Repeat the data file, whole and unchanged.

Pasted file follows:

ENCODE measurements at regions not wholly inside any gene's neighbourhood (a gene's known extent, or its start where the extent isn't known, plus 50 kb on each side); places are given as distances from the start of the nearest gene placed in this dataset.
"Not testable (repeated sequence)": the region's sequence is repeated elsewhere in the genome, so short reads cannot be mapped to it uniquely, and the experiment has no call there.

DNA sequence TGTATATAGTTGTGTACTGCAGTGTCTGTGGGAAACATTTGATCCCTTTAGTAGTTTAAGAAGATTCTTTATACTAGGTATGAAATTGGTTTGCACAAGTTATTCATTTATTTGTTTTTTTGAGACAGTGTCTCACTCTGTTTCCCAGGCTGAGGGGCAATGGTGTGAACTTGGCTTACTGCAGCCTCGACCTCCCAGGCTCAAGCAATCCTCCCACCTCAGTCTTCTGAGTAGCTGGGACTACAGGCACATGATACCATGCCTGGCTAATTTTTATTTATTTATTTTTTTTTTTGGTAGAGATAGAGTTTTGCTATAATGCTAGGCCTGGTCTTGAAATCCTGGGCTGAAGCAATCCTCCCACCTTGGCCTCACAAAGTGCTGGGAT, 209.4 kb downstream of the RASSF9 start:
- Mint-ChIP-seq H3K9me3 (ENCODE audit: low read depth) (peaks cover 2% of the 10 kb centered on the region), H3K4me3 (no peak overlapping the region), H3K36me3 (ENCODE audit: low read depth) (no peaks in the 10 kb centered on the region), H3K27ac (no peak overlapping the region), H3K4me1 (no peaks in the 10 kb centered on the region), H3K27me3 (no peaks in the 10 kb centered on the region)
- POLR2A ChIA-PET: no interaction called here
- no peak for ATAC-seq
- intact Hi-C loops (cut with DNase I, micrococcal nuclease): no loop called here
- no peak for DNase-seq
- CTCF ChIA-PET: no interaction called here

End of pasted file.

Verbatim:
ENCODE measurements at regions not wholly inside any gene's neighbourhood (a gene's known extent, or its start where the extent isn't known, plus 50 kb on each side); places are given as distances from the start of the nearest gene placed in this dataset.
"Not testable (repeated sequence)": the region's sequence is repeated elsewhere in the genome, so short reads cannot be mapped to it uniquely, and the experiment has no call there.

DNA sequence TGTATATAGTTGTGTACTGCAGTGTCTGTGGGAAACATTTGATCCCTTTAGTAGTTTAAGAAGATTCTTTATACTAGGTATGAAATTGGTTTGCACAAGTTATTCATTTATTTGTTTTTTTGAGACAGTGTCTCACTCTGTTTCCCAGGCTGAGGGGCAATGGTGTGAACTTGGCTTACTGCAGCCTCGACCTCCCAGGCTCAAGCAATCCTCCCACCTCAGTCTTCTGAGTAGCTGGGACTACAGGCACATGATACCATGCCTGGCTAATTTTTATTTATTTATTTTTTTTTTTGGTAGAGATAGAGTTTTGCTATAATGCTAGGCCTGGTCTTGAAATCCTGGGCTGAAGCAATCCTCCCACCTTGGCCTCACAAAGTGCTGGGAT, 209.4 kb downstream of the RASSF9 start:
- Mint-ChIP-seq H3K9me3 (ENCODE audit: low read depth) (peaks cover 2% of the 10 kb centered on the region), H3K4me3 (no peak overlapping the region), H3K36me3 (ENCODE audit: low read depth) (no peaks in the 10 kb centered on the region), H3K27ac (no peak overlapping the region), H3K4me1 (no peaks in the 10 kb centered on the region), H3K27me3 (no peaks in the 10 kb centered on the region)
- POLR2A ChIA-PET: no interaction called here
- no peak for ATAC-seq
- intact Hi-C loops (cut with DNase I, micrococcal nuclease): no loop called here
- no peak for DNase-seq
- CTCF ChIA-PET: no interaction called here